Background: Knowledge of radiobiology is of paramount importance to be able to grasp and
have an in-depth understanding of the consequences of ionizing radiation. One of the most important
effects of this physical stressor’s interaction to targeted and non-targeted cells, tissues and organs is on
the late effects on the development of primary and secondary cancers. Thus, an in-depth understanding
of the mechanisms of radiation carcinogenesis remains to be elucidated, and some studies have demonstrated
or proposed a role of non-targeted effect in excess risk of cancer incidence. The non-targeted
effect in radiobiology refers to a dynamic complex response in non-irradiated tissues caused by the release
of presumably of clastogenic factors from irradiated cells. Although, most of these responses in
non-targeted tissues have marked similarities to irradiated tissues, other studies have shown some differences.
Also, the non-targeted effect has shown sex and tissue specificity that are seen in irradiated
tissues too. So far, several studies have been conducted to depict mechanisms that may be involved in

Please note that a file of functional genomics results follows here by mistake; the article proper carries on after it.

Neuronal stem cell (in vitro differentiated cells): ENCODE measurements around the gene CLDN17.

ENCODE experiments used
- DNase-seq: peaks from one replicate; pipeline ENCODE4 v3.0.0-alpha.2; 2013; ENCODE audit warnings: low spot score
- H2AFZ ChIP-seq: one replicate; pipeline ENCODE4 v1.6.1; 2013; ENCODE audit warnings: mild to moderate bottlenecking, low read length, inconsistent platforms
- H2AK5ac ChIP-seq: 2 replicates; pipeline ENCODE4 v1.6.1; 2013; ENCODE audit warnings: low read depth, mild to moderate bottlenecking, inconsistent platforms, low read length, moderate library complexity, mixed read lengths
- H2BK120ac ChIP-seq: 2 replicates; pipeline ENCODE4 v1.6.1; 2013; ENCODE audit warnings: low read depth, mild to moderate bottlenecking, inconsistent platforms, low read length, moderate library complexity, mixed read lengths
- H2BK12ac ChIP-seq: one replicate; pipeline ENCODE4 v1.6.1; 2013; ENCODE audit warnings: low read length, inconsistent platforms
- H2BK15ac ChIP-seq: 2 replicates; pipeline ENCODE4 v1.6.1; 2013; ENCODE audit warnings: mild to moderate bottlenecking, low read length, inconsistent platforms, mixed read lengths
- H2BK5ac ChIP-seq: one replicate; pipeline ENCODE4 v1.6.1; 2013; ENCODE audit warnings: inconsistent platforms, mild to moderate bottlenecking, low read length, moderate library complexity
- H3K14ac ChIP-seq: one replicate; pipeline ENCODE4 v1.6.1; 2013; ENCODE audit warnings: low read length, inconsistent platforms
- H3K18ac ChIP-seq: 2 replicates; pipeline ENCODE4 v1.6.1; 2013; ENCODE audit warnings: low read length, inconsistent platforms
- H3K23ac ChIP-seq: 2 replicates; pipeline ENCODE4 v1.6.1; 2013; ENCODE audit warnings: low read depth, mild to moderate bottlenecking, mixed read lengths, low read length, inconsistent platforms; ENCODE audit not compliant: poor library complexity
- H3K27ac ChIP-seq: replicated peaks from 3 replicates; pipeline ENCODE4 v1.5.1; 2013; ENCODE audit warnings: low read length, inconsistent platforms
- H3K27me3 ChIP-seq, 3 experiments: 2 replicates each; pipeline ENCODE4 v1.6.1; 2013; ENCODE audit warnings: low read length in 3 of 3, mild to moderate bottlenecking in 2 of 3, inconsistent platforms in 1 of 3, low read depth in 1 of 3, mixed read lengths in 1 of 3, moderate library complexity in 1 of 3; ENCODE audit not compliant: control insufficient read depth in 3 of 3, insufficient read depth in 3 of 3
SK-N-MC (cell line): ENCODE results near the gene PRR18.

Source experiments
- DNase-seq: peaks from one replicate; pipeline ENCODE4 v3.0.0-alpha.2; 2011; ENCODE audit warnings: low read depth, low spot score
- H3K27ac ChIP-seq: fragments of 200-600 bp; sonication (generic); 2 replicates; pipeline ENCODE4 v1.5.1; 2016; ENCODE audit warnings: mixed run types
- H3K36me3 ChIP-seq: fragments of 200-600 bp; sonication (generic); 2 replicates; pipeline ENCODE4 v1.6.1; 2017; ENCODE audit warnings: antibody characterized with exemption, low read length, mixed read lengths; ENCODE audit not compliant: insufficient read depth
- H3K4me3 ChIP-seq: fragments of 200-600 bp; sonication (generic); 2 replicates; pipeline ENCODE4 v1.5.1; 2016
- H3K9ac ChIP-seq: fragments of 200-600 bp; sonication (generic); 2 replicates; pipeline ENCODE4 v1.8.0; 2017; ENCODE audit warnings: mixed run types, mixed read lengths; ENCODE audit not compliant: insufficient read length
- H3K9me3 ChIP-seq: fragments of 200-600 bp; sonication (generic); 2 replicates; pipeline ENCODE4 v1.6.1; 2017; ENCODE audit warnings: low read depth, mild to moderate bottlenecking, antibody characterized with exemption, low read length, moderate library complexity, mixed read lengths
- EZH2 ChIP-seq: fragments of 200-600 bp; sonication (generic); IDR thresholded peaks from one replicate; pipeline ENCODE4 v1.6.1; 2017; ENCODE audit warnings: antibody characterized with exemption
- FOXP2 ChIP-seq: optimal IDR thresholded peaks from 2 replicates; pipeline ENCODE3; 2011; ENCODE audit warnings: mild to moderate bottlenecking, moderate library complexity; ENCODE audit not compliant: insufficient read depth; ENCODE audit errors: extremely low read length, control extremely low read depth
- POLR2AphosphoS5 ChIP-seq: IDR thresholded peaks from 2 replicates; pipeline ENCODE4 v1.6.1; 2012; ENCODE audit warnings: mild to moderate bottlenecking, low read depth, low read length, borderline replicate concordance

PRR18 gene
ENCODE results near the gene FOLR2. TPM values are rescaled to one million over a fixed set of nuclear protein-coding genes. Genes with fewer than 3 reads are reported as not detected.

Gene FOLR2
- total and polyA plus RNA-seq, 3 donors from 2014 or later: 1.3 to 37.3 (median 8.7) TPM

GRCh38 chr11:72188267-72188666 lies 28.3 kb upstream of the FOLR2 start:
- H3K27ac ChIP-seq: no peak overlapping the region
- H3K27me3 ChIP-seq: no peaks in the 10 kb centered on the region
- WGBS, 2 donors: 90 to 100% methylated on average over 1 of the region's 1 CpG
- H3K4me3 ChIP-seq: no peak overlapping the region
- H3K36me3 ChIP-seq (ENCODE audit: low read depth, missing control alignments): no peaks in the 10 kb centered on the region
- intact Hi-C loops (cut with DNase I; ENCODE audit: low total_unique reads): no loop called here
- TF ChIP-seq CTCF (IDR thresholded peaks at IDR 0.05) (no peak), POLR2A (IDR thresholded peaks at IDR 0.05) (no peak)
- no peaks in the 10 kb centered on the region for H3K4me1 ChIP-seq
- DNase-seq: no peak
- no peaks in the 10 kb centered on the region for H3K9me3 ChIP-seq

this phenomenon. Epigenetic dysfunctions, DNA damage and cell death are responsible for initiation of
several signaling pathways that finally result in secretion of clastogenic factors. Moreover, studies have
shown that damage to both nucleus and mitochondrial DNA, membrane and some organelles is involved.
Oxidized DNA associated with other cell death factors stimulates secretion of inflammatory as
well as some anti-inflammatory cytokines from irradiated area. Additionally, oxidative stress that results
in damage to cellular structures to include cell membranes can affect secretion of exosomes and miRNAs.
These bystander effect exogenous mediators migrate to distant tissues and stimulate various signaling
pathways which can lead to changes in immune responses, epigenetic modulations and radiation
Conclusion: In this review, we focus on descriptive and hierarchical events with emphasis on the molecular
and functional interactions of ionizing radiation with cells to the mechanisms involved in cancer
induction in non-targeted tissues.
Keywords: Radiation, radiation carcinogenesis, radiotherapy, systemic effect, bystander effect, non-targeted effect, epigenetics,
DNA damage, clastogenic factors, cell cycle.
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